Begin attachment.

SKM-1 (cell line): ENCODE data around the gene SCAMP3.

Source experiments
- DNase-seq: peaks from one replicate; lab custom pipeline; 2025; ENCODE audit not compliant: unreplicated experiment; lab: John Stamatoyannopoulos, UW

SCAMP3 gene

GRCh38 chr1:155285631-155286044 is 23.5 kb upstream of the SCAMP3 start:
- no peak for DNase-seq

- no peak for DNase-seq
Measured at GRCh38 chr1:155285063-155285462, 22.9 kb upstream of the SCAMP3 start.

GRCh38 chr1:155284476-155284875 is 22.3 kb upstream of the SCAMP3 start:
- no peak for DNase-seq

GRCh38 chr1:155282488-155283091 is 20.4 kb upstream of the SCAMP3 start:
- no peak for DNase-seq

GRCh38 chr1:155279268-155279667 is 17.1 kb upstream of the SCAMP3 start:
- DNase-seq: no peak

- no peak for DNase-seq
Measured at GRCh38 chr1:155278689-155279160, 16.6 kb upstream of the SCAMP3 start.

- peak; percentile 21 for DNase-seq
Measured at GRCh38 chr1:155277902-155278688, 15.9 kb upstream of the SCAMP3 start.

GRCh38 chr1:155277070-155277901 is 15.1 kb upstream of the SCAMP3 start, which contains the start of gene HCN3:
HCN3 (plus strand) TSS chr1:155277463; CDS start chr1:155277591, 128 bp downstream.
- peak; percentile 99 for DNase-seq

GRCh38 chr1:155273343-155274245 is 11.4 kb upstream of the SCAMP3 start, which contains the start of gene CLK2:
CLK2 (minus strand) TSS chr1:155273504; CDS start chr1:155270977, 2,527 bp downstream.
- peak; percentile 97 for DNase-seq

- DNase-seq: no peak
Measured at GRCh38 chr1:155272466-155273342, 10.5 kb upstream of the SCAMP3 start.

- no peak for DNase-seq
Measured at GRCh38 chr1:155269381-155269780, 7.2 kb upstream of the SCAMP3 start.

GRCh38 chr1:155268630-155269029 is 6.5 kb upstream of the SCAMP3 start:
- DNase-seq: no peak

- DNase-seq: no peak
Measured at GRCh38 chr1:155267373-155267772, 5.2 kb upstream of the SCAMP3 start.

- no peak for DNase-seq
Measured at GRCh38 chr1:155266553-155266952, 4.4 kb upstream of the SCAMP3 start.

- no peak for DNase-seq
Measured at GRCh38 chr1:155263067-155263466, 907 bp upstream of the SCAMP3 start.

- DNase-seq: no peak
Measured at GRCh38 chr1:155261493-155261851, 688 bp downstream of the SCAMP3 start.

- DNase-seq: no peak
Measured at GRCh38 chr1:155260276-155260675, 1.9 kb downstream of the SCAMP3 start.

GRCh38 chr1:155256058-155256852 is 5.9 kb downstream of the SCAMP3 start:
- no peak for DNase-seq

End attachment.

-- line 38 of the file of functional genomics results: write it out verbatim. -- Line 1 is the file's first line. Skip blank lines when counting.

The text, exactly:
Measured at GRCh38 chr1:155261493-155261851, 688 bp downstream of the SCAMP3 start.